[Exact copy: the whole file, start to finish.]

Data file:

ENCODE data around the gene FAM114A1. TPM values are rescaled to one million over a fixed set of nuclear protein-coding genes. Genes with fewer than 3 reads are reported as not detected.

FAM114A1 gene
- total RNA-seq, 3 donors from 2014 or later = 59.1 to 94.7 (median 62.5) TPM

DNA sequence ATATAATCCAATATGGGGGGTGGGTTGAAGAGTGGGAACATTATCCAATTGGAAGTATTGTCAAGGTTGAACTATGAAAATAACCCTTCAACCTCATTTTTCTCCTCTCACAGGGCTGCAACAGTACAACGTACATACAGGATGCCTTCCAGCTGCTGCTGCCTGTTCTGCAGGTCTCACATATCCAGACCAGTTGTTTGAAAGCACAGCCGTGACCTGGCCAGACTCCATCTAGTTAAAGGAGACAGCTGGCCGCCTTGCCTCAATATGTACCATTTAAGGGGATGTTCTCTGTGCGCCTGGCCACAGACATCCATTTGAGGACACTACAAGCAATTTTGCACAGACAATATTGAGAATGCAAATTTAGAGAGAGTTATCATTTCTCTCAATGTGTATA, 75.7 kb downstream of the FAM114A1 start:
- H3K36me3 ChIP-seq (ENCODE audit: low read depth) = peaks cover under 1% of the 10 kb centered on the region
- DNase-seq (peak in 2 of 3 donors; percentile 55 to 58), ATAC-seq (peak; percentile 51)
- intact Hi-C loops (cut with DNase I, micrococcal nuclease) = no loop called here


ENCODE data around the gene FAM114A1. TPM values are rescaled to one million over a fixed set of nuclear protein-coding genes. Genes with fewer than 3 reads are reported as not detected.

FAM114A1 gene
- total RNA-seq, 3 donors from 2014 or later = 59.1 to 94.7 (median 62.5) TPM

DNA sequence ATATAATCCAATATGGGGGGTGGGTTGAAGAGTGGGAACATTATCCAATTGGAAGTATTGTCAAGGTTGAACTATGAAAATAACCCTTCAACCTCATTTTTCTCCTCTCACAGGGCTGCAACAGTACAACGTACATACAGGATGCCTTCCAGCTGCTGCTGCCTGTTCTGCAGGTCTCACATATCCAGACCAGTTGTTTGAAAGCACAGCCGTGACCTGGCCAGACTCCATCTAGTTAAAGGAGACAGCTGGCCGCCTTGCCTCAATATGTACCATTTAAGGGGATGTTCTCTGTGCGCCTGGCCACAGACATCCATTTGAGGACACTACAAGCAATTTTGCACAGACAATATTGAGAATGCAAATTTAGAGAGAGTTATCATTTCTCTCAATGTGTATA, 75.7 kb downstream of the FAM114A1 start:
- H3K36me3 ChIP-seq (ENCODE audit: low read depth) = peaks cover under 1% of the 10 kb centered on the region
- DNase-seq (peak in 2 of 3 donors; percentile 55 to 58), ATAC-seq (peak; percentile 51)
- intact Hi-C loops (cut with DNase I, micrococcal nuclease) = no loop called here